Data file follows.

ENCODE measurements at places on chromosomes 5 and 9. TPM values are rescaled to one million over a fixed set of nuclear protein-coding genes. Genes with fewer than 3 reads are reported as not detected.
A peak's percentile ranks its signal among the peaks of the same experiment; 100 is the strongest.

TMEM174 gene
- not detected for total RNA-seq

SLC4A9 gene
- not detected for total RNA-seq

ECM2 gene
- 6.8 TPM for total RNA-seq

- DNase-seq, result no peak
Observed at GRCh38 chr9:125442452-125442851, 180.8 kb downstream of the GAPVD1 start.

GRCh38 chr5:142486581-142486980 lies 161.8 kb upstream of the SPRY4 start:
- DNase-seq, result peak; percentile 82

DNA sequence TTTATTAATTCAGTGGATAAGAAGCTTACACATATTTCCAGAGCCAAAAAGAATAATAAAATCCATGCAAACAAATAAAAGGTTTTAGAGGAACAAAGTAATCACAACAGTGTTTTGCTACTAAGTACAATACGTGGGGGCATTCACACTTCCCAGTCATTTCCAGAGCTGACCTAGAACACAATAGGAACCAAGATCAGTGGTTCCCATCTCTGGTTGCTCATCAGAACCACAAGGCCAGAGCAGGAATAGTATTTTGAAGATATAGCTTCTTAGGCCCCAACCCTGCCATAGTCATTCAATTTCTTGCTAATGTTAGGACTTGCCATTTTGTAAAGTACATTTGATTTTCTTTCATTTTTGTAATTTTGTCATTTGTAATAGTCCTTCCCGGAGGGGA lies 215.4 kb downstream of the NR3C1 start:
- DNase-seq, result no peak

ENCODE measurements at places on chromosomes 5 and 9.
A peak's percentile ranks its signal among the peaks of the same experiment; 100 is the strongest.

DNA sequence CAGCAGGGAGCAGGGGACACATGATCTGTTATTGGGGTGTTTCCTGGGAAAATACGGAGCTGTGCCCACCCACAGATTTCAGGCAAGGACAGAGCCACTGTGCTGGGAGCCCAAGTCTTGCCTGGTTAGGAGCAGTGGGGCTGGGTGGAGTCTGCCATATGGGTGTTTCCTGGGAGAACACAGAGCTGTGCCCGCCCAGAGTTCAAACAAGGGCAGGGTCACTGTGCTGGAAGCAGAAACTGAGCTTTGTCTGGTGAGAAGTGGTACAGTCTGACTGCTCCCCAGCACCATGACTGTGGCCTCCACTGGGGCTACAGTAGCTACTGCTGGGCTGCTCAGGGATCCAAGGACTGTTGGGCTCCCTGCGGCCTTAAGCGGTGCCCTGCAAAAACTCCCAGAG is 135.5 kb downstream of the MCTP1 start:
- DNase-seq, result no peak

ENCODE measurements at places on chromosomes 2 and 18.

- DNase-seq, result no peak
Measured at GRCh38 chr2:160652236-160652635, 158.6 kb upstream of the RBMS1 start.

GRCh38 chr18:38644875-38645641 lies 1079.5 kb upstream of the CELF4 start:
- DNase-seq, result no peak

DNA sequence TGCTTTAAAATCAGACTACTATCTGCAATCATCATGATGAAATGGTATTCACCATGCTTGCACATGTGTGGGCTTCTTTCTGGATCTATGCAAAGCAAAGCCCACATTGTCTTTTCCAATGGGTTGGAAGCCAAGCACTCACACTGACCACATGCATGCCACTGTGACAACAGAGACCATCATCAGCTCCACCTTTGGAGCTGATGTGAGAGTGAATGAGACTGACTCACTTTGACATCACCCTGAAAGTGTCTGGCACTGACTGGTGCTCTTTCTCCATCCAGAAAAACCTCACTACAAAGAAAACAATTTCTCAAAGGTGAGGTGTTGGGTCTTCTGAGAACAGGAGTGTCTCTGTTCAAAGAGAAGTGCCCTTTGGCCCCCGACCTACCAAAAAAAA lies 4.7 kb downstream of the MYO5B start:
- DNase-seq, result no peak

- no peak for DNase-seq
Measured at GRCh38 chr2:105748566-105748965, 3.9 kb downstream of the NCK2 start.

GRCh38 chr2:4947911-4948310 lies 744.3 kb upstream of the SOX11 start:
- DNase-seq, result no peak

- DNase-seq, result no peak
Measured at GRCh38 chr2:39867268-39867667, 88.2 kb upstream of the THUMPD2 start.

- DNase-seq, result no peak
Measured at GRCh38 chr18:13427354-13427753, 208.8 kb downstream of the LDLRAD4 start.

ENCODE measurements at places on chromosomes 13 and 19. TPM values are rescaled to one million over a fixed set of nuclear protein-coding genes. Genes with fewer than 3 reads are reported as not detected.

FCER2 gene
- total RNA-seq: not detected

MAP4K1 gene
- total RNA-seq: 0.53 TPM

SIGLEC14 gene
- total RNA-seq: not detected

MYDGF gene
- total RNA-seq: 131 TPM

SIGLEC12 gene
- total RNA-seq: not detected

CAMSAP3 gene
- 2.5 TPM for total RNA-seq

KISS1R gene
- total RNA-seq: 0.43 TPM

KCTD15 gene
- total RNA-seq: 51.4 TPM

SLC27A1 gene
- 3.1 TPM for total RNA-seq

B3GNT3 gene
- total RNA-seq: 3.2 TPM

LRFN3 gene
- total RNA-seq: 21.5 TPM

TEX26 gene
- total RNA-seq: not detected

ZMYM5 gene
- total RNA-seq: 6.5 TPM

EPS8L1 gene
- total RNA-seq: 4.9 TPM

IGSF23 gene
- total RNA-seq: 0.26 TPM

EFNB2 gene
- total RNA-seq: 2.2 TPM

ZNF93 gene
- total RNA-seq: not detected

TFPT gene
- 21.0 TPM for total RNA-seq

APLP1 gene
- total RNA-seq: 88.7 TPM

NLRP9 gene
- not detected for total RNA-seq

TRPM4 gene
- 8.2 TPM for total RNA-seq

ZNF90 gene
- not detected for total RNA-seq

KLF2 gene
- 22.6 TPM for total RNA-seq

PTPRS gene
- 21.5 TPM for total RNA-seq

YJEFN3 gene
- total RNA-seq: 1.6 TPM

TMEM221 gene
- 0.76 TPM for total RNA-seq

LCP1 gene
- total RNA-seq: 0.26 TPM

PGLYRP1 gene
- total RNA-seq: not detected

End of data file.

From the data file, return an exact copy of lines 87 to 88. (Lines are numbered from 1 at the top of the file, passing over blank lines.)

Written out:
LCP1 gene
- total RNA-seq: 0.26 TPM